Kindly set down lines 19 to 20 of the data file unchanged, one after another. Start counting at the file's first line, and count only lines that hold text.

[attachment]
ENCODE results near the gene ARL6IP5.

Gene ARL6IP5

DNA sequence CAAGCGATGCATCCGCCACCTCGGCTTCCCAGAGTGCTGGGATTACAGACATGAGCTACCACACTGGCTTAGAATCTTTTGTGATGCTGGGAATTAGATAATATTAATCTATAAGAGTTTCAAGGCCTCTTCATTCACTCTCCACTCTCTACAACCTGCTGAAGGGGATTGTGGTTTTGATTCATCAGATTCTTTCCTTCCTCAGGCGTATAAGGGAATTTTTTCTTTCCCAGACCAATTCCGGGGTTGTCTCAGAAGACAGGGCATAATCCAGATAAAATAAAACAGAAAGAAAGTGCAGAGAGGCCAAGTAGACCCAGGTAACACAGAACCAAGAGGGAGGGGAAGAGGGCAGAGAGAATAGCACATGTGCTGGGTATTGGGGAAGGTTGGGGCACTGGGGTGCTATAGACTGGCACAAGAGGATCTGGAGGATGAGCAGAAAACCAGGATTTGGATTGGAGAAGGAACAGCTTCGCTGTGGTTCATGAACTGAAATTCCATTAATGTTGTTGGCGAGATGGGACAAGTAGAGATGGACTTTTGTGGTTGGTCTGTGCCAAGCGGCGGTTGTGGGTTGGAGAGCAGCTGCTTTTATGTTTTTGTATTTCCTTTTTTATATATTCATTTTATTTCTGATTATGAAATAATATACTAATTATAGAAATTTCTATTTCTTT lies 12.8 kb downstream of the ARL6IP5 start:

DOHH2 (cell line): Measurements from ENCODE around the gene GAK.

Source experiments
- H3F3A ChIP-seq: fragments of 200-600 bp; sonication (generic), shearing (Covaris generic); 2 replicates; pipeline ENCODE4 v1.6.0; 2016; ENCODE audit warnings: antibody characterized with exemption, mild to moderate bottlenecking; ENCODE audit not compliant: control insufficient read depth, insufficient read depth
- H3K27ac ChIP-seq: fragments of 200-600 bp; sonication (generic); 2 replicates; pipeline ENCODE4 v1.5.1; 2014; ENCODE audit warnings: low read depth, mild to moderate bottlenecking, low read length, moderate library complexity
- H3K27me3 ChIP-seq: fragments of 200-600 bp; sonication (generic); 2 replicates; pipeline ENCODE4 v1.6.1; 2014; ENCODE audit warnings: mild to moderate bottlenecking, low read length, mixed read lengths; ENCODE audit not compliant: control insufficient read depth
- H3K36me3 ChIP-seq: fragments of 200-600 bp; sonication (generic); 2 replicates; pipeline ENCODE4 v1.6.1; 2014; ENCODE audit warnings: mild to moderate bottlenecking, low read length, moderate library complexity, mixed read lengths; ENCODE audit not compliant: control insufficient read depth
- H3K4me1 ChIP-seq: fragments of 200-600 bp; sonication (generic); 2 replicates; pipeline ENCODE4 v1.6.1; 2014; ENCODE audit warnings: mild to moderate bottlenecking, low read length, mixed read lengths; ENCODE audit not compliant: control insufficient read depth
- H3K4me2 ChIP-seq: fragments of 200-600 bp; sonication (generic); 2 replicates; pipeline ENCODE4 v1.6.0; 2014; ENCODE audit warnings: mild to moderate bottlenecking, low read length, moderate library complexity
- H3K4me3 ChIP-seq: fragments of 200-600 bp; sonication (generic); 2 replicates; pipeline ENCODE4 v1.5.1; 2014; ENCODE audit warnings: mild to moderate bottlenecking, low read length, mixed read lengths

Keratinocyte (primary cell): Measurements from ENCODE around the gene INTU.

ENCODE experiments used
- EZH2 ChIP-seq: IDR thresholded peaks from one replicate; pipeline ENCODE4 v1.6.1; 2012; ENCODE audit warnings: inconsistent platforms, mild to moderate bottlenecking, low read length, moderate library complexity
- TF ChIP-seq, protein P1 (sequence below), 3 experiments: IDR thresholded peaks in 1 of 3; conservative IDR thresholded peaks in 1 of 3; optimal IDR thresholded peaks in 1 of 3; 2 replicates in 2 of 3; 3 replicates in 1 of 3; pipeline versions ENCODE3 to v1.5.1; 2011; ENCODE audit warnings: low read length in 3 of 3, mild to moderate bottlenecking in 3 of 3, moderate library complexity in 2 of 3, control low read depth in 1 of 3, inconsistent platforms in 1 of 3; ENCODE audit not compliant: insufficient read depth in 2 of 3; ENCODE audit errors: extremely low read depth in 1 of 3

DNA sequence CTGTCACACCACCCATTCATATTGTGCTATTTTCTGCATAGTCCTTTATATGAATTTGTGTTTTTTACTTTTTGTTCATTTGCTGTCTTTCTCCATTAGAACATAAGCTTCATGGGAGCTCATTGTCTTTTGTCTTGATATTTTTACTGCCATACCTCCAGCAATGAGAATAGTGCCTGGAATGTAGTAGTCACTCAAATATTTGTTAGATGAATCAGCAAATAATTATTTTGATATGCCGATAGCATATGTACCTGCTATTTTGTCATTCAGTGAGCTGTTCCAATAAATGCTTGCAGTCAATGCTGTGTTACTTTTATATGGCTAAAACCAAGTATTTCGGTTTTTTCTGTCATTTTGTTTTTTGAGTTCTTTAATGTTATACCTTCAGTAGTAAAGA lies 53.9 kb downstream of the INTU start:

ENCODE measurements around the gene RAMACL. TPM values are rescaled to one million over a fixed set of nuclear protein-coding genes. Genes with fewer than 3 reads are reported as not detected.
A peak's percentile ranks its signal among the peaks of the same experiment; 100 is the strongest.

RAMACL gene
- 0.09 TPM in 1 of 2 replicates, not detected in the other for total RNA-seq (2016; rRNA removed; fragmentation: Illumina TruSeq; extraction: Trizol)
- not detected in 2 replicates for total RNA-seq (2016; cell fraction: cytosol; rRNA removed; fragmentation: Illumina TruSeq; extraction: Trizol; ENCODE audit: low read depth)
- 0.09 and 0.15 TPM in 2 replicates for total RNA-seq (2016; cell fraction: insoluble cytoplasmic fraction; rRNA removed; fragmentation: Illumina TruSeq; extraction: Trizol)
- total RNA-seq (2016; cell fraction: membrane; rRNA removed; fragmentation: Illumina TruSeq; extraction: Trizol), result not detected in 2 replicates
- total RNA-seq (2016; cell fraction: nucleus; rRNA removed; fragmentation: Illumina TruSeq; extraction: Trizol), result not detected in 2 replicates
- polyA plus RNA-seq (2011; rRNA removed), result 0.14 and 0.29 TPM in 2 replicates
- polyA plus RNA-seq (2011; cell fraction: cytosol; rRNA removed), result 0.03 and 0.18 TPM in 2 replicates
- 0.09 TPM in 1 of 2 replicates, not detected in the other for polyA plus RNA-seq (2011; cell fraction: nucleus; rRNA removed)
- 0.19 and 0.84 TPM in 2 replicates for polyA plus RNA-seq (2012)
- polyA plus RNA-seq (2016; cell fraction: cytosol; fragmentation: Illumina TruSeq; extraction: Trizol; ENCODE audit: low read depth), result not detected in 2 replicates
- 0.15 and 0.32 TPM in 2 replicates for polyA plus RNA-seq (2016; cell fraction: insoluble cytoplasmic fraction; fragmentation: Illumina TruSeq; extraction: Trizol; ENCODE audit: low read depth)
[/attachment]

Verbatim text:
A peak's percentile ranks its signal among the peaks of the same experiment; 100 is the strongest.

RAMACL gene